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Miami City Ballet Kicks Off New Season

Adrienne Arsht Center for the Performing Arts
10/21/2011 -  & October 22, 23, 2011
George Balanchine (Music by A. Vivaldi & A. Corelli): Square Dance
Jerome Robbins (Music by C. Debussy): Afternoon of a Faun
Christopher Wheeldon (Music by A. Pärt): Liturgy
Twyla Tharp (Music by P. Glass): In the Upper Room

The Miami City Ballet: Jennifer Carlynn Kronenberg, Jeanette Delgado, Renan Cerdeiro, Jeremy Cox, Kleber Rebello, Tricia Albertson, Callie Manning, Mary Carmen Catoya, Didier Bramanz, Patricia Delgado, Renato Penteado, Katia Carranza, Carlos Miguel Guerra (Principal Dancers)
Opus One Orchestra, Gary Sheldon (Conductor)
Jean Rosenthal (Scenic Design), Karinska, Irene Sharif, Holly Hynes, Norma Kamali (Costume Design), John Hall, Jean Rosenthal, Mark Stanley, Jennifer Tipton (Lighting Design)

C. Guerra & J. Kronenberg (Courtesy of MCB)

Miami City Ballet experienced a triumph in Paris this past summer finding new devotees. It is great to share the company with the rest of the world, but even better to have them back where they belong.

The season’s opening program presented no new works. This is particularly satisfying because it gives the locals the opportunity to see how far the company has grown since the last time these pieces were presented. Because they are masterpieces, it is impossible to fully grasp them with just a handful of viewings. The serious ballet goer will commonly find new elements in the choreography and a particular dancer’s interpretation can awaken one to never before noticed details. The less dedicated audience members will never be bored by this program because it offers such tremendous variety.

The evening began with Balanchine’s Square Dance. One can read all the program notes about how Balanchine found the parallel between folk dance and ballet but it is not necessary to do any homework in preparation for this work. It is all there. To imagine that there was once a character of The Caller is an example of more is less. When Balanchine revised the work in 1976, that character was dropped and it seems evident that the work probably became much stronger. The solo for the male lead was added and when delivered by the leggy and commanding Renan Cerdeiro, this movement adds a necessary gravitas to the work. The female leader of the barn raising, Jeanette Delgado, attacks each entrance with a zeal that can be felt far into the highest reaches of the theatre. Her smile and joy is what is required to give this piece its spine. Delgado’s degree of ebullience is a benchmark; she performs with complete command and honesty. The corps jubilantly matches her precision, speed and intensity.

Next up was Jerome Robbins’ Afternoon of a Faun, arguably the most erotic ballet in the entire repertory. The pleasure of the young man’s sexual fantasy could not be more well-defined than in the perpendicular lifting of his leg. This ballet is not filled with giant leaps and other pyrotechnics that many audience members crave. Like Debussy’s music, it is about subtly creating impressions. When the curtain goes up and we see a scrim in front of the dance studio, nothing can better explain the work’s dreamy setting. This ballet dates to 1953; a time when one could count on a choreographer to have confidence that an audience could get it without hitting us over the head. Thanks for your respect, Mr. Robbins. This seemingly simple work can often fail in spite of the strength of the performers. Without the necessary chemistry between the characters, it will fizzle. But when you have dancing actors as confident as Carlos Miguel Guerra and Jennifer Carlynn Kronenberg, the auditorium becomes very steamy.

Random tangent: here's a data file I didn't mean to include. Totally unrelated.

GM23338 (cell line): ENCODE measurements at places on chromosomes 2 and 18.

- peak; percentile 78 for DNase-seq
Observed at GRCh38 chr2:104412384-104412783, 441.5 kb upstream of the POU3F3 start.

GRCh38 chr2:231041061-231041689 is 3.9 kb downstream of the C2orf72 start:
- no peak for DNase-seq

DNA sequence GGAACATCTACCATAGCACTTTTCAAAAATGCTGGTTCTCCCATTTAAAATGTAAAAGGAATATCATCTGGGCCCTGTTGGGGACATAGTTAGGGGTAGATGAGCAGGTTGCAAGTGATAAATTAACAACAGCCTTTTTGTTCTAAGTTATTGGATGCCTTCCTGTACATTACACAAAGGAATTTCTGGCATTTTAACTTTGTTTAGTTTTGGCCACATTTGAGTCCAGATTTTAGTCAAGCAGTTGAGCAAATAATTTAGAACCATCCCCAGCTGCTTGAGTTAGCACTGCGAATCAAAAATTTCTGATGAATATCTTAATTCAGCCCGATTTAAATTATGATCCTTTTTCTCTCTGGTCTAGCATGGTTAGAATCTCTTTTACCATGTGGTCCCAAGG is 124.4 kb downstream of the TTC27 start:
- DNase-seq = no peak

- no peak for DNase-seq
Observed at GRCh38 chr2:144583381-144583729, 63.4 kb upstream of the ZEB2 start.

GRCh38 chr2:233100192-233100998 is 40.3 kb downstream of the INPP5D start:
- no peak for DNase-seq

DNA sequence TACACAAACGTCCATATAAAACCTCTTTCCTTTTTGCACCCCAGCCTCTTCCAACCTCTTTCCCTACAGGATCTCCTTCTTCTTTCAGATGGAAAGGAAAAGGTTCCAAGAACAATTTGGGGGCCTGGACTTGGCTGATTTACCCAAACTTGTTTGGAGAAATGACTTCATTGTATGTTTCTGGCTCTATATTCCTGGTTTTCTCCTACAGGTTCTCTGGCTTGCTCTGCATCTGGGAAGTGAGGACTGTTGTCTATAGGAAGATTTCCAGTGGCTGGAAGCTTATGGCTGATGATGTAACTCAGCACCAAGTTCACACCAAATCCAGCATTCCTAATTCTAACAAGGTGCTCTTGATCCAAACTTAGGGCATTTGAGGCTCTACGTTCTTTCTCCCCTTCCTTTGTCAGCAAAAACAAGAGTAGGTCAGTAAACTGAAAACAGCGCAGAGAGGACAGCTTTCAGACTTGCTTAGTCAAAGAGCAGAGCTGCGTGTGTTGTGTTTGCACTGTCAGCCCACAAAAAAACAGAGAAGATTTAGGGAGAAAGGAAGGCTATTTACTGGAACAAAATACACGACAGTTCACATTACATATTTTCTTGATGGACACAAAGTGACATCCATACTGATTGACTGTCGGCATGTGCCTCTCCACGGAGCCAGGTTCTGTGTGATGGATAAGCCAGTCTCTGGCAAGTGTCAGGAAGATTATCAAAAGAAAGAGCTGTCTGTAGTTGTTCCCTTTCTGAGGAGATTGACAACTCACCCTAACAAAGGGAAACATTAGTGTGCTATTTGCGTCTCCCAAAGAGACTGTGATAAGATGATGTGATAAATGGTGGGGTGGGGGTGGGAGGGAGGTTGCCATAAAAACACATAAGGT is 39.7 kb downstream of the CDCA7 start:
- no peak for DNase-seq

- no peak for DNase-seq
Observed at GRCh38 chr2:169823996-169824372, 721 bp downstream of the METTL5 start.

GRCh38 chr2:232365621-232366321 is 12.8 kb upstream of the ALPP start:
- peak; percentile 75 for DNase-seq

But a cold shower will have to wait because Faun is quickly followed by another duet, Christopher Wheeldon’s Liturgy. Upon seeing this work the first time several seasons back, I was thrilled but wasn’t sure that it would have significant impact on repeated viewings. How great it can feel to be wrong! This abstract work probably will have a different importance to each of us as we observe a couple’s spiritual quest. Who knows what it means? Who cares? It is a very personal work performed to Arvo Pärt’s Fratres for Violin, Strings, and Percussion. We are reminded that many great works of dance have been created on very familiar pieces of music. Katia Carranza and Isanusi Garcia-Rodriguez use their torsos to create a climate of almost paralyzing intensity.

This ambitious opener concluded with an energetic performance of Twyla Tharp’s In the Upper Room performed to recorded music composed by Philip Glass. Though certainly not in the league of the program’s other works, this Tharp crowd pleaser seems to improve with repeated exposures. This program will be presented in Fort Lauderdale at the Broward Center October 28-30 and in Palm Beach at the Kravis Center December 9-11.

Jeff Haller



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